I negotiated terms for a new job a couple of days ago and will be starting an employed position later this year. It will bring to a close twelve great years of gig work which will start to dry up post pandemic if there is such a thing. I live in England and expect a lot of other people here will face big changes with their work this year.

    I came to your blog a few years ago for the camera reviews and stayed because of your outlook on life. Thank you Jim.

    • A principle I try to live by professionally is give away what I know and trust that sometimes it will lead to good things down the road.

      Congratulations on your new job! I’m pleased you enjoy my personal writing!

  4. DougD says:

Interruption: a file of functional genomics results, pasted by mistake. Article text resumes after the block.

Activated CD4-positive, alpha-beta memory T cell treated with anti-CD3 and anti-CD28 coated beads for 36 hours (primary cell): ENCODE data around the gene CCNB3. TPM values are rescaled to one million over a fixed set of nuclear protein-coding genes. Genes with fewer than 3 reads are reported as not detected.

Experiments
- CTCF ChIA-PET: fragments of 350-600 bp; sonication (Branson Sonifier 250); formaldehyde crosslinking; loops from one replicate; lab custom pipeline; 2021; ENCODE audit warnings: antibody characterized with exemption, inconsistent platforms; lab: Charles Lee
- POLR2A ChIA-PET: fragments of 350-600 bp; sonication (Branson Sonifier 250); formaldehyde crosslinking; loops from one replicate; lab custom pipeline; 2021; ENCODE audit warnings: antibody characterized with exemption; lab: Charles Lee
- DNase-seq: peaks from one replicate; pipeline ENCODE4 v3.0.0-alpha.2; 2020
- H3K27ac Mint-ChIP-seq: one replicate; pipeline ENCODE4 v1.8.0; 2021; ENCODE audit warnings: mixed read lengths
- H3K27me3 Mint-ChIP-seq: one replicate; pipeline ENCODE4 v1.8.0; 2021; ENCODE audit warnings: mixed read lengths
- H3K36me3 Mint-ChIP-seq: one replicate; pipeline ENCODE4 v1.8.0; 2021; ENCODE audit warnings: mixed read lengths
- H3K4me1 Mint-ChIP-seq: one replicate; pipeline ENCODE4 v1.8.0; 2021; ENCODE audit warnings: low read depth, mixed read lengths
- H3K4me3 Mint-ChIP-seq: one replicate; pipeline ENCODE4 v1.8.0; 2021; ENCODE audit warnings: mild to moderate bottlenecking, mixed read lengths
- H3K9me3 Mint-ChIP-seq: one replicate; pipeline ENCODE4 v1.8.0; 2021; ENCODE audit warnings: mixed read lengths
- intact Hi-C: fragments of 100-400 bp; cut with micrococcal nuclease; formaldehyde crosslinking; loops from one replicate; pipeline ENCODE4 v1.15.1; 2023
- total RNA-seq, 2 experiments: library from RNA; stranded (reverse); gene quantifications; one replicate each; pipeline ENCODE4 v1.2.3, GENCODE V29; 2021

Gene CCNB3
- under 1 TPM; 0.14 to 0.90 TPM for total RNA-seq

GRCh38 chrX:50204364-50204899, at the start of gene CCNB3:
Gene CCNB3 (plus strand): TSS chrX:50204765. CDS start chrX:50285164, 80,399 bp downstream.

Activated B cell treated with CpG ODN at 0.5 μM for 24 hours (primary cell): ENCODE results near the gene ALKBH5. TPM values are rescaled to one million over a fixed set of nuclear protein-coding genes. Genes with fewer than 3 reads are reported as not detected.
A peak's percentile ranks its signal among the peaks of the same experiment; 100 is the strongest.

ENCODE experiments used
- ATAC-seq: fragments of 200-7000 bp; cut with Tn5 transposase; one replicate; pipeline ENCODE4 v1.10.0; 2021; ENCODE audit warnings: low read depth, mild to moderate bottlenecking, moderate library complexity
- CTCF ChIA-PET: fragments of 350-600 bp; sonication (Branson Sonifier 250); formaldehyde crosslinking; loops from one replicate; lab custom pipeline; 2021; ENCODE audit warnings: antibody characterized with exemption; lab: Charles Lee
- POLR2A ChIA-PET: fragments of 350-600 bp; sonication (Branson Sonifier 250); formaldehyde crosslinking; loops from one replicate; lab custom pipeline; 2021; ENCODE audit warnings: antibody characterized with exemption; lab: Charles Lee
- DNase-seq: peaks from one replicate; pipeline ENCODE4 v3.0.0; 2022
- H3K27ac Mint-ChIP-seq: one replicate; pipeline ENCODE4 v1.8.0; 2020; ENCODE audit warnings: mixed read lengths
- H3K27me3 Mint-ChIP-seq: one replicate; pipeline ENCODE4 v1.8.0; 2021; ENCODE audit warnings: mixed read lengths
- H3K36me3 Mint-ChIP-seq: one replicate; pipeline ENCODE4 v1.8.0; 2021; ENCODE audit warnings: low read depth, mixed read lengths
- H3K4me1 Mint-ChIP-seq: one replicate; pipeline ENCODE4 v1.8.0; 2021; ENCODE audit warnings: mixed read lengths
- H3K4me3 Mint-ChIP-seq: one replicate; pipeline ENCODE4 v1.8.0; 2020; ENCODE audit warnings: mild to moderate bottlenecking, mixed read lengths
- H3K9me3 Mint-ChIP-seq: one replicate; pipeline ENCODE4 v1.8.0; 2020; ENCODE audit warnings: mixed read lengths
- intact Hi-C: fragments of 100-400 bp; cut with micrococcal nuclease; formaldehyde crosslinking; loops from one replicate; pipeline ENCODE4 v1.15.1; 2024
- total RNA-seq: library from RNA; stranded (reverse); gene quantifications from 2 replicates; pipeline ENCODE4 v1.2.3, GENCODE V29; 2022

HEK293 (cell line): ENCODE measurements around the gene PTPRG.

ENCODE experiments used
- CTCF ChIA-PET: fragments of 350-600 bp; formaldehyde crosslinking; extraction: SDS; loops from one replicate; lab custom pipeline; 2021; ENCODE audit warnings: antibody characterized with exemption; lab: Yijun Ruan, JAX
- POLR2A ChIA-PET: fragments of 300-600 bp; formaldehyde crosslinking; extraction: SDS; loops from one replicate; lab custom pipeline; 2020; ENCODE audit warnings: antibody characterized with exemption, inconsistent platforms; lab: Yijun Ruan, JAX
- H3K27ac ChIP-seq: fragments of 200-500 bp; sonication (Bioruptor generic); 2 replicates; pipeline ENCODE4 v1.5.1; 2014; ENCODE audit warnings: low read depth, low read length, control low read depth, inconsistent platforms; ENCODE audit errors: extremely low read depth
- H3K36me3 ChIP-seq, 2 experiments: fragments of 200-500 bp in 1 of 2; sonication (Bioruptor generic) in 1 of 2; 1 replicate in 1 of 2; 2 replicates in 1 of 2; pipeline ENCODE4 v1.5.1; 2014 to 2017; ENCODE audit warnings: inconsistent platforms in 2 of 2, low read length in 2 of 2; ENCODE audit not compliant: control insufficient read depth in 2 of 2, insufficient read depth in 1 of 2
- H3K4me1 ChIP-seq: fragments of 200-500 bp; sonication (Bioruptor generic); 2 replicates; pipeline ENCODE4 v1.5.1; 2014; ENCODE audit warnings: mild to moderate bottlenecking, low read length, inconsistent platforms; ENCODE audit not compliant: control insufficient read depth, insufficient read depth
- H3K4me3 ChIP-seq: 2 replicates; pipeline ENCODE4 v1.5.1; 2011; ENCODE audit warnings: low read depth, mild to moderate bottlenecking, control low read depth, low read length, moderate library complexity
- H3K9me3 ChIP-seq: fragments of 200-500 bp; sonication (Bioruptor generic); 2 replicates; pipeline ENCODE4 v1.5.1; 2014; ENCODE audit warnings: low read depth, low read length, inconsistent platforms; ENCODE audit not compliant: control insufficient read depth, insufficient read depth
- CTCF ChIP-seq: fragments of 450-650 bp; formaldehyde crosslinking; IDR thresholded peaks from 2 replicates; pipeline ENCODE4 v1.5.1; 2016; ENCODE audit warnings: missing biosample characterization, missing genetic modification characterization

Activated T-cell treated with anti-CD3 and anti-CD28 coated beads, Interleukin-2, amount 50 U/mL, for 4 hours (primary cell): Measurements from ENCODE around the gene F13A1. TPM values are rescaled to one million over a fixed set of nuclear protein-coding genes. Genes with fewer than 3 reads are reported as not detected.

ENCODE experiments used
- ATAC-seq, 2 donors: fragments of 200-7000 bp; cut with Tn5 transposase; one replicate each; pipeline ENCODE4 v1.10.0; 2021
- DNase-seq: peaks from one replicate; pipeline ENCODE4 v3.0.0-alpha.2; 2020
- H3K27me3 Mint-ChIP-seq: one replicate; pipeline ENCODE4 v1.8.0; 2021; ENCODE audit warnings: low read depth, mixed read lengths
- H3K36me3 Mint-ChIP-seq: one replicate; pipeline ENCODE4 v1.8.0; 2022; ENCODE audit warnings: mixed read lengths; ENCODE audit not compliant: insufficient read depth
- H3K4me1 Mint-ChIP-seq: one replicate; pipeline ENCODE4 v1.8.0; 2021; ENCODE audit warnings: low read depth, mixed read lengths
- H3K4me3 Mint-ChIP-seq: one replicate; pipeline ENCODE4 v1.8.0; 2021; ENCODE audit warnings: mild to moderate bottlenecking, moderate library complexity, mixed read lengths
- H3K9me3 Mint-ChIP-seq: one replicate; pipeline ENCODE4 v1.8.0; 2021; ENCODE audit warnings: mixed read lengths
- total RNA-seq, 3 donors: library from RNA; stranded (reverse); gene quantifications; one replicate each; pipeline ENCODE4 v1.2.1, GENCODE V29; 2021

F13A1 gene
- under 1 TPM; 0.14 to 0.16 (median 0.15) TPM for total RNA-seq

Well, best of luck Jim. Change gets harder as we age but you seem to be taking it in stride.
    As you know I’m a long hauler in my job, but over the years the company has reorganized or been bought so many times it feels like 7 different companies. Same building and some of the people, but 7 different cultures.

    • Change has been a constant in my adult life. I do sometimes wish things would settle down. But I also hate, hate being bored.

      Wow, 7 regenerations at your company. You are a true survivor.

  5. Max says:

    Similar for me in working 40 years in telecom. Started in the mid 1970s, retired in 2016. Thought that I would work for “the Phone Company” (ATT) for my entire career, but deregulation and digital technology changed everything! 7 companies in total….

    I tell people now to just get used to it, work out your best deal, and when it’s time to make a change, don’t let the door hit you in the butt! There is no single dominant company in place for long, investors are fickle and/ or stupid, so keep your skills and personal performance at their peak as much as possible.

    Good luck. Love the blog!